The rapid technological advancements prevalent in our contemporary society enable more powerful and desirable technologies to be released in increasingly shorter spaces of time, creating vast amounts of obsolete machines that lack appropriate avenues of disposal. The nature of design practice creates problematic electronic waste output as industries dispose of this rapidly growing waste in irresponsible and exploitative ways.
There is little discourse regarding the issue of electronic waste in contemporary society, despite the inextricable link between our culture and vast arrays of technology we depend on. In the current system, the consequence of irresponsible e-waste disposal lies not with the consumers, but with the disenfranchised, impoverished workers and inhabitants of second and third world countries, where e-waste dumping sites can exist without the same management law, necessary infrastructure and safety concerns affluent economies would stipulate (Oteng-Ababio 2010). This consequence manifests itself both monetarily and societally, as disempowered workers are exploited at low-wage to dismantle the electronics used and discarded by the rest of the world. The practices in these plants, like Guiyu in China and Agbogbloshie (a former wetland) in Ghana, are loosely regulated, if at all, (Greenpeace 2012) and employ workers often uneducated in the danger and severity of the materials they are exposed to.
But one designer in the small West African nation of Togo is using innovative design solutions to combat this problem and reduce the amount of harmful electronic waste being dumped in landfill. Kodjo Afate Gnikou has designed and created the first 3D printer to be made almost entirely from electronic waste. He found the materials at a local e-waste dumping site and created the printer with only USD$100 spent on sourced parts. Afate’s work is based out of ‘Woe-Labs’, a makers space in Togo’s capital, Lome, as part of their LowHighTech initiative which seeks to provide solutions to “African conditions and realities” (The New Africa 2015) through socially responsible design that utilise waste and recycling. The 3D printer is based on the Prusal Mendal an existing American/European printer, and utilises computers, printers and scanners found at local e-waste dumping sites. Its design is centred around the re-use of belts and rails from old scanners.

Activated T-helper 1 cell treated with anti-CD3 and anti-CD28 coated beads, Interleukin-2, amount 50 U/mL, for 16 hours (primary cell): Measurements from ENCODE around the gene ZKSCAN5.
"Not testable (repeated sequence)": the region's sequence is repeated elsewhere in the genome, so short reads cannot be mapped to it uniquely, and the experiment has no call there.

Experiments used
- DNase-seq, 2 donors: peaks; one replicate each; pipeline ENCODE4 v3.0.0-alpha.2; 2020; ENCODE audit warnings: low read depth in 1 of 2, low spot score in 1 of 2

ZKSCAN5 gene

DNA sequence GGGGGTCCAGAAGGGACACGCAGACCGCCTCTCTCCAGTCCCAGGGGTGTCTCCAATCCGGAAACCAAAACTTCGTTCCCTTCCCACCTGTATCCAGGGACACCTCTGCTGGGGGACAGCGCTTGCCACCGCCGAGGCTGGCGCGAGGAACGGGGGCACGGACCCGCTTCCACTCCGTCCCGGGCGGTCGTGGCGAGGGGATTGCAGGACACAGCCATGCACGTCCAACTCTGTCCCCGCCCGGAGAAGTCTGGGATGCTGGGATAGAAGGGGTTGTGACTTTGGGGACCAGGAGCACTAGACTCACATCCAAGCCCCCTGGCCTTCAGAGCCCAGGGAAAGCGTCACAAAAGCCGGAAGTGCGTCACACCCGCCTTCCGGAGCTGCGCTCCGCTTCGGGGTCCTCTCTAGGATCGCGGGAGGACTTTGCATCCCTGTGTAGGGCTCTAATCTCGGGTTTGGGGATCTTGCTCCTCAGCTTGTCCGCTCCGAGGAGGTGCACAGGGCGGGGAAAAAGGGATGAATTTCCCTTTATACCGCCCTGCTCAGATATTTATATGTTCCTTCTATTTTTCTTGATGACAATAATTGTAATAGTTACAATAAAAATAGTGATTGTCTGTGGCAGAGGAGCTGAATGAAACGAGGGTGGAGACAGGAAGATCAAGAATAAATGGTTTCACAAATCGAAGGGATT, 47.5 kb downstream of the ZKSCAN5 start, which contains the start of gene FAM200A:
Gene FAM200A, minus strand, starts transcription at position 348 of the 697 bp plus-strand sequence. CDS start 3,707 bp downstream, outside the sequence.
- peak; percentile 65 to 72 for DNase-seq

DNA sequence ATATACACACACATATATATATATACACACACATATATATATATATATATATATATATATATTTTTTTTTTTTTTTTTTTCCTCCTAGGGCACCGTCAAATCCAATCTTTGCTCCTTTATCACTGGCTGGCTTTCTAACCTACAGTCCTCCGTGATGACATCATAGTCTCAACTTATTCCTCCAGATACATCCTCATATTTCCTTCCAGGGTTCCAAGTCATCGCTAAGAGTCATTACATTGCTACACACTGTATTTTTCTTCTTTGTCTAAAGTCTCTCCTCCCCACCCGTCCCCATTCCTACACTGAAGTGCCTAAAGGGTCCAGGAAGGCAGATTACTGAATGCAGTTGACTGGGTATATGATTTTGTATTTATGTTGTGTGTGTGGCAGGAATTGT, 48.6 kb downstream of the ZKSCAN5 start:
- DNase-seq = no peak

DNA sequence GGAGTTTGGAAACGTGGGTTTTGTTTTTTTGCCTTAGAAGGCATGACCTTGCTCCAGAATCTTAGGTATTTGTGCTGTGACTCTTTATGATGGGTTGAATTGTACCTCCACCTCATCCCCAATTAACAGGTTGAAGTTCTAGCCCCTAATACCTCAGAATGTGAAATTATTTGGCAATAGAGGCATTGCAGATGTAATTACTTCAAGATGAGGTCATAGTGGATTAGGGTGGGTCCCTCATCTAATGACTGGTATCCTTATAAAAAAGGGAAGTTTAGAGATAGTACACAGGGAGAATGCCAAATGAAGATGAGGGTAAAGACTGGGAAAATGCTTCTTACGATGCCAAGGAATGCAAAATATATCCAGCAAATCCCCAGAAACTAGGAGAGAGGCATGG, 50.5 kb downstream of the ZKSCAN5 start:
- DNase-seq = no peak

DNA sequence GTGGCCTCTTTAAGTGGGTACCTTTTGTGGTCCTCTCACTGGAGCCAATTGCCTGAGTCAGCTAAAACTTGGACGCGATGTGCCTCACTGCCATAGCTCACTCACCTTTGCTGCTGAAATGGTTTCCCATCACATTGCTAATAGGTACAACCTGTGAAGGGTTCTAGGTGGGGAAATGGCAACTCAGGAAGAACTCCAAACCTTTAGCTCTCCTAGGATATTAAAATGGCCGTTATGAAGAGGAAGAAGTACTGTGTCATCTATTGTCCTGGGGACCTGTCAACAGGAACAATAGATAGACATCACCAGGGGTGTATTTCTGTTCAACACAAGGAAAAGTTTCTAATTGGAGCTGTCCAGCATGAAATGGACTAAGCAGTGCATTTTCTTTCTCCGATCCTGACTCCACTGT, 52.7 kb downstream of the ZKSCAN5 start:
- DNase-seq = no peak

For Afate, this design represents something much larger than his original prototype, he hopes to use the printer as a starting point to design living solutions that could exist on mars to combat an increasingly populated world.
Afate has received over $4000 through French crowd funding site, Ulule, which has allowed him to begin making kits that will give anyone the opportunity to create their own e-waste-sourced 3D printer. Through this initiative he hopes to reduce the prevalence of electronic waste while also bringing Africa into the technological design sphere, stating “My dream is to give young people hope and to show that Africa, too, has its place on the global market when it comes to technology”(Ungerleider 2013).
1 – Oteng-Ababio, M. 2010, ‘E-waste: An Emerging Challenge to Solid Waste Management in Ghana’, International Development Planning Review, vol. 32, pp. 191-206.
2 – Greenpeace 2012, Guiyu: An E-waste Nightmare, Greenpeace East Asia, viewed 18 April 2014, URL <http://www.greenpeace.org/eastasia/campaigns/toxics/problems/e-waste/guiyu/>.
3 –The New Africa 2015, ‘West African Invented 3D Printer From E-Waste’, The New Africa, April 22, <http://www.thenewafrica.info/west-african-inventor-makes-us100-3d-printer-e-waste/>
4 – Ungerleider, N. 2013, This African Inventor Create a 100 Dollar 3D Printer From E-Waste, Fast Company, viewed 12 April 2015, <http://www.fastcompany.com/3019880/this-african-inventor-created-a-100-3-d-printer-from-e-waste>
5 – (Video 1) WoeLab Lome 2013, W.Afate on Mars (anim), video, YouTube, viewed 12 April 2015, <https://www.youtube.com/watch?t=34&v=SWwtqyZ1x7g>
6 – (Video 2) WoeLab Lome 2013, W.Afate, video, YouTube, viewed 12 April 2015, <https://www.youtube.com/watch?v=S1OU0e2XVXo>
7 – (Image 1) McConnell, A. n.d., Name Unknown, viewed 12 April 2015, <http://www.ulule.com/wafate/>
8 – (Image 2) (Image 1)WoeLab. n.d., Name Unknown, viewed 12 April 2015, <http://www.ulule.com/wafate/>